Laumann and colleagues came up with two explanations to account for the larger proportion of same-gender sexual practices, interest and identifications among people in larger cities. The first, they call the migration model. This is simply that “People interested in sex with people of their own gender move to more congenial social environments” (here: 308). In a sort of anti-diaspora, the migration model suggests that LGBT individuals may have to migrate to places unknown to find “home.” This is consistent with a good deal of scholarship, and bears out work like Kath Weston’s “Get Thee to a City.”
The other explanation Laumann, et al. offer they call the elicitation/opportunity model. Rather than moving to social spaces with larger proportions of LGBT individuals (migration model), this model suggests that there might be something about growing up in these environments that might affect their sexualities. So, rather than asking whether LGBT people are moving to cities, they’re asking the extent to which cities might play a role in causing people to identify as LGBT. They measured it by asking about the level of urbanization for both current residence and residence while growing up (something respondents likely had less control over). This is consistent in some ways with John D’Emilio’s historicization of the emergence of gay identity in the U.S. as structurally enabled by industrialization. As men were pulled into increasingly homosocial environments, homosexual behavior was simply more possible. This is also what might account for the “situational homosexuality” that we see in prisons or when men have gone to war.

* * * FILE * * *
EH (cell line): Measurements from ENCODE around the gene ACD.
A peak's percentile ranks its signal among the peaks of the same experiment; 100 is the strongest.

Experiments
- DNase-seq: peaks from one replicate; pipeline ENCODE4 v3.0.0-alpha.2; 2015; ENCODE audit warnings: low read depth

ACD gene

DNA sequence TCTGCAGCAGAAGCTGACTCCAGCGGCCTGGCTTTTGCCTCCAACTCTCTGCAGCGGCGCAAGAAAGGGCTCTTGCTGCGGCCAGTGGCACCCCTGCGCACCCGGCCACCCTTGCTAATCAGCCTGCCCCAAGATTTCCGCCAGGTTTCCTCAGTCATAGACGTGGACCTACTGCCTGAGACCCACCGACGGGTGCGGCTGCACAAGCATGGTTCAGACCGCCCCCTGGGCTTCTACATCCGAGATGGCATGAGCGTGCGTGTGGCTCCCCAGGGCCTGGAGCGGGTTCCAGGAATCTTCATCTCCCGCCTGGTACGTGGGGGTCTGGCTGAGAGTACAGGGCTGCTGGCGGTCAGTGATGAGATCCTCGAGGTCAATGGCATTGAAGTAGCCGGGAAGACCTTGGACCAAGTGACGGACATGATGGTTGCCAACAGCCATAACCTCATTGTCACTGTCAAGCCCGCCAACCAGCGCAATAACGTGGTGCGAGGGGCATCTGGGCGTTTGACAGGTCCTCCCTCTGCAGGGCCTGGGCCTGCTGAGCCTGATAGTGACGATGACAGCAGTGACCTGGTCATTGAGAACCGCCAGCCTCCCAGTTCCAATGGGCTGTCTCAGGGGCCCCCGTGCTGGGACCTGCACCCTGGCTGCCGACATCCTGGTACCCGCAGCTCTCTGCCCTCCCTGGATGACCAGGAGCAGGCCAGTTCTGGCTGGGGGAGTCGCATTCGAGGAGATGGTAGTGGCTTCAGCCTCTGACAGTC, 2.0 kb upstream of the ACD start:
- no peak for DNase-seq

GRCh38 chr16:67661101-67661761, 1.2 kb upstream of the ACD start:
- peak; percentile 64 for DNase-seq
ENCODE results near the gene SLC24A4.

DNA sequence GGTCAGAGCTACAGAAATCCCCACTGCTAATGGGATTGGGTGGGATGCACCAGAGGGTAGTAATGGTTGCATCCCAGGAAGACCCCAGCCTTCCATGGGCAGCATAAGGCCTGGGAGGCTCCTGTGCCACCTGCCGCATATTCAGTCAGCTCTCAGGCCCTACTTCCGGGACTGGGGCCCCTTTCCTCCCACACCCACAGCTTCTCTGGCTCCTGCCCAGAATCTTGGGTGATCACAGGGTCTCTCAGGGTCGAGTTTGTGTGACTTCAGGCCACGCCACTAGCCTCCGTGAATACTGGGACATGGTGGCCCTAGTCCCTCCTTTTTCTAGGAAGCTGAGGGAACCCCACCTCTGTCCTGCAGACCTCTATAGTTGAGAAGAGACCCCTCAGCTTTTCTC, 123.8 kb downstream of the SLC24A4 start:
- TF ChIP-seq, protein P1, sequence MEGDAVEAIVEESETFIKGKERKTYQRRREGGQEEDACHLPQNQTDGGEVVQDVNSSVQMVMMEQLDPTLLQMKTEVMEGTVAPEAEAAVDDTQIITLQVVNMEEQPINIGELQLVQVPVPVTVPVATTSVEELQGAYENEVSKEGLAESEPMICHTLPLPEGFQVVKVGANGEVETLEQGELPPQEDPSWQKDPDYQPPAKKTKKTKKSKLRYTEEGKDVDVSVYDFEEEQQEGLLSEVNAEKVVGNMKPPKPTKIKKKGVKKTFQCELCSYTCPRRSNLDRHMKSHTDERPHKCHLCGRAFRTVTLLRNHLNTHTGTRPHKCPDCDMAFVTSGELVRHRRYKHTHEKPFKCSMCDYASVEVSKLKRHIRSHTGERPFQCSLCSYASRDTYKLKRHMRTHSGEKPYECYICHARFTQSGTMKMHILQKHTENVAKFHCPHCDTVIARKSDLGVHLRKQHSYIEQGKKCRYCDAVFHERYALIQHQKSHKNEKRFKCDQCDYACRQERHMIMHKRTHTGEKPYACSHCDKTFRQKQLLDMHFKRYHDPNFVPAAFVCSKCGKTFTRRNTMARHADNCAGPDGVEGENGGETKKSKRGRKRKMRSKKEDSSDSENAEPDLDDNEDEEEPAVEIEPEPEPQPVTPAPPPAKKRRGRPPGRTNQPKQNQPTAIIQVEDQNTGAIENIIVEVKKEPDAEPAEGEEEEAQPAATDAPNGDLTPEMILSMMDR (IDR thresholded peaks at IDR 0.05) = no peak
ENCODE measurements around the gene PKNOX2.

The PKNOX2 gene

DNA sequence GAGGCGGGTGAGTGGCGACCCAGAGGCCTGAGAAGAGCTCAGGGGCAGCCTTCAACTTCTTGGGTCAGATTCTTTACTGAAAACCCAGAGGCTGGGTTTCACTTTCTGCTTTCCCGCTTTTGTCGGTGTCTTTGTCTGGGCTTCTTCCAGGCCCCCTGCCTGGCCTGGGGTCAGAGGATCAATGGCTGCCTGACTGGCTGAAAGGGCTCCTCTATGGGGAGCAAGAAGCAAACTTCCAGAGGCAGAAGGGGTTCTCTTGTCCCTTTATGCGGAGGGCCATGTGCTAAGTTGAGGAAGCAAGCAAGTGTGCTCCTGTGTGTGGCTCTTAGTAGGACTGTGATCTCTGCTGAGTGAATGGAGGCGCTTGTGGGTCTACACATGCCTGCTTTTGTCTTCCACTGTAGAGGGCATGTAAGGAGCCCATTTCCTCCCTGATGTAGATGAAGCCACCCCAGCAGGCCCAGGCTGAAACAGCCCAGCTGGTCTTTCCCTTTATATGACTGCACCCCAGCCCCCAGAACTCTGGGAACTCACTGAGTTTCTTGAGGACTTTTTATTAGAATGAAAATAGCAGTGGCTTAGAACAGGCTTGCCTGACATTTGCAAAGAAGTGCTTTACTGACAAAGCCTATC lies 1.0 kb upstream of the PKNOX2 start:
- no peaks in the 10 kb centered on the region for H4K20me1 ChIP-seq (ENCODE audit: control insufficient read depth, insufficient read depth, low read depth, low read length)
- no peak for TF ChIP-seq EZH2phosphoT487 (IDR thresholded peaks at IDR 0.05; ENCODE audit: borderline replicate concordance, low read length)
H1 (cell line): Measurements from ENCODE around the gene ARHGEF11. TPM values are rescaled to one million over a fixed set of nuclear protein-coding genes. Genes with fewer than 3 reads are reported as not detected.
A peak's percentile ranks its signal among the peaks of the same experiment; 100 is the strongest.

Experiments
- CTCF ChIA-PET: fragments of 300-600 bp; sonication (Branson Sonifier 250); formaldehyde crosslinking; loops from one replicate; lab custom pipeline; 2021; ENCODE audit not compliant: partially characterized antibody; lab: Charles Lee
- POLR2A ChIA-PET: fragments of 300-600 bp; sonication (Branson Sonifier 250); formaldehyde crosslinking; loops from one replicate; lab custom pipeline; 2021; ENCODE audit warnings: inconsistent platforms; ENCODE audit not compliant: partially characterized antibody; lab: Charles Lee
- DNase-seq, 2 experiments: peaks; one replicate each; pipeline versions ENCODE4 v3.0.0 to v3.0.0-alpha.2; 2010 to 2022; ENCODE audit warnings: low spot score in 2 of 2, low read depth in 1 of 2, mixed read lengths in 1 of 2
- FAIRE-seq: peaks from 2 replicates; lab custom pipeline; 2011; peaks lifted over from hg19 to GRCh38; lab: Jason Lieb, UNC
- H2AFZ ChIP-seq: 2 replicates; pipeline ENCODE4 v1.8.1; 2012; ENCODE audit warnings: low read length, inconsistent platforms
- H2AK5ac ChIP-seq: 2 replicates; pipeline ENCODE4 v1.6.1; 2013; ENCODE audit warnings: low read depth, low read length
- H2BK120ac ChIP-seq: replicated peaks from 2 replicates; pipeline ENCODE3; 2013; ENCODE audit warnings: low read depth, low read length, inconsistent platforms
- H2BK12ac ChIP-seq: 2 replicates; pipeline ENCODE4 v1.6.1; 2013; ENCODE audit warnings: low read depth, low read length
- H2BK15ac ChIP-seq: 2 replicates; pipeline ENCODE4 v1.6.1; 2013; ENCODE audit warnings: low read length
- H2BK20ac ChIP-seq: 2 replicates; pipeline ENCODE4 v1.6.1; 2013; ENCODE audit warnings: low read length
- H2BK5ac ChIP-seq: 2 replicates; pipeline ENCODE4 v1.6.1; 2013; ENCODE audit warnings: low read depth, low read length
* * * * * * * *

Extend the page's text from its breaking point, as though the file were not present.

Laumann, et al. found that the elicitation/opportunity model had more explanatory power for men than for women. They suggested that this might imply that “homosexuality among men and women in the United States may be socially organized quite differently” (309). Perhaps we could learn more about this if we present and analyze Gallup’s new data a bit differently. The presentation of the data at the level of state is interesting, but I’d be much more interested in seeing the data presented by population density within states. How about you?
*I’m going to primarily discuss the findings with respect to sexuality. Gallup grouped transgender responses in with the LGB responses which is unfortunate. Gallup’s findings also don’t enable us to distinguish between those identifying as lesbian and gay and those identifying as bisexual.